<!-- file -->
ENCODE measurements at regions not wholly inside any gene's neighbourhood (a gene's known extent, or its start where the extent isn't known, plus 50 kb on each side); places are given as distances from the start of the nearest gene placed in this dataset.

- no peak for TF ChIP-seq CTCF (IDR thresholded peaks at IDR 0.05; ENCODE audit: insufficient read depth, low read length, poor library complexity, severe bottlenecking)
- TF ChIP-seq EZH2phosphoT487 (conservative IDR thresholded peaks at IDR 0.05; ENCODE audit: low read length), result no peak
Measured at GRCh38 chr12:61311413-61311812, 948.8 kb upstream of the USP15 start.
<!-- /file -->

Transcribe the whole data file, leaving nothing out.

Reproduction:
ENCODE measurements at regions not wholly inside any gene's neighbourhood (a gene's known extent, or its start where the extent isn't known, plus 50 kb on each side); places are given as distances from the start of the nearest gene placed in this dataset.

- no peak for TF ChIP-seq CTCF (IDR thresholded peaks at IDR 0.05; ENCODE audit: insufficient read depth, low read length, poor library complexity, severe bottlenecking)
- TF ChIP-seq EZH2phosphoT487 (conservative IDR thresholded peaks at IDR 0.05; ENCODE audit: low read length), result no peak
Measured at GRCh38 chr12:61311413-61311812, 948.8 kb upstream of the USP15 start.